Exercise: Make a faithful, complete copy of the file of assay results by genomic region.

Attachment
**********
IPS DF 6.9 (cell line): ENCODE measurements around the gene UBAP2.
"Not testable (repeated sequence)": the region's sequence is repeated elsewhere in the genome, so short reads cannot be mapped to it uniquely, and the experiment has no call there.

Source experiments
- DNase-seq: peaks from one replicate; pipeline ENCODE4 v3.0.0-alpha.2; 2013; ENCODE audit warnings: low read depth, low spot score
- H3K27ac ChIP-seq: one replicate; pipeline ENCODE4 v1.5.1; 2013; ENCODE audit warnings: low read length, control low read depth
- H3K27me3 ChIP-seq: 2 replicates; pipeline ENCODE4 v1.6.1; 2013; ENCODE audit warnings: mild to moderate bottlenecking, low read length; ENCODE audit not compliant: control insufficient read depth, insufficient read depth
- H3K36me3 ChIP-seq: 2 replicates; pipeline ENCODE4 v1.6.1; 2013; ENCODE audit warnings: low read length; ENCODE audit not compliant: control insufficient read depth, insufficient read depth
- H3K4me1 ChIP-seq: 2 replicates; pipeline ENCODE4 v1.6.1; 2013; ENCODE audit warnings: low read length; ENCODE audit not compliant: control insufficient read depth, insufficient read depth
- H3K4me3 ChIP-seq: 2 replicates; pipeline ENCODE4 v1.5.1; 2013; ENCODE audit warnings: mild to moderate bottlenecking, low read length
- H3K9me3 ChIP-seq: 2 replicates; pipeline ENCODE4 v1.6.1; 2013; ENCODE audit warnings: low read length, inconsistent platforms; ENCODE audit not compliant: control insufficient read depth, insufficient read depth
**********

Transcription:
IPS DF 6.9 (cell line): ENCODE measurements around the gene UBAP2.
"Not testable (repeated sequence)": the region's sequence is repeated elsewhere in the genome, so short reads cannot be mapped to it uniquely, and the experiment has no call there.

Source experiments
- DNase-seq: peaks from one replicate; pipeline ENCODE4 v3.0.0-alpha.2; 2013; ENCODE audit warnings: low read depth, low spot score
- H3K27ac ChIP-seq: one replicate; pipeline ENCODE4 v1.5.1; 2013; ENCODE audit warnings: low read length, control low read depth
- H3K27me3 ChIP-seq: 2 replicates; pipeline ENCODE4 v1.6.1; 2013; ENCODE audit warnings: mild to moderate bottlenecking, low read length; ENCODE audit not compliant: control insufficient read depth, insufficient read depth
- H3K36me3 ChIP-seq: 2 replicates; pipeline ENCODE4 v1.6.1; 2013; ENCODE audit warnings: low read length; ENCODE audit not compliant: control insufficient read depth, insufficient read depth
- H3K4me1 ChIP-seq: 2 replicates; pipeline ENCODE4 v1.6.1; 2013; ENCODE audit warnings: low read length; ENCODE audit not compliant: control insufficient read depth, insufficient read depth
- H3K4me3 ChIP-seq: 2 replicates; pipeline ENCODE4 v1.5.1; 2013; ENCODE audit warnings: mild to moderate bottlenecking, low read length
- H3K9me3 ChIP-seq: 2 replicates; pipeline ENCODE4 v1.6.1; 2013; ENCODE audit warnings: low read length, inconsistent platforms; ENCODE audit not compliant: control insufficient read depth, insufficient read depth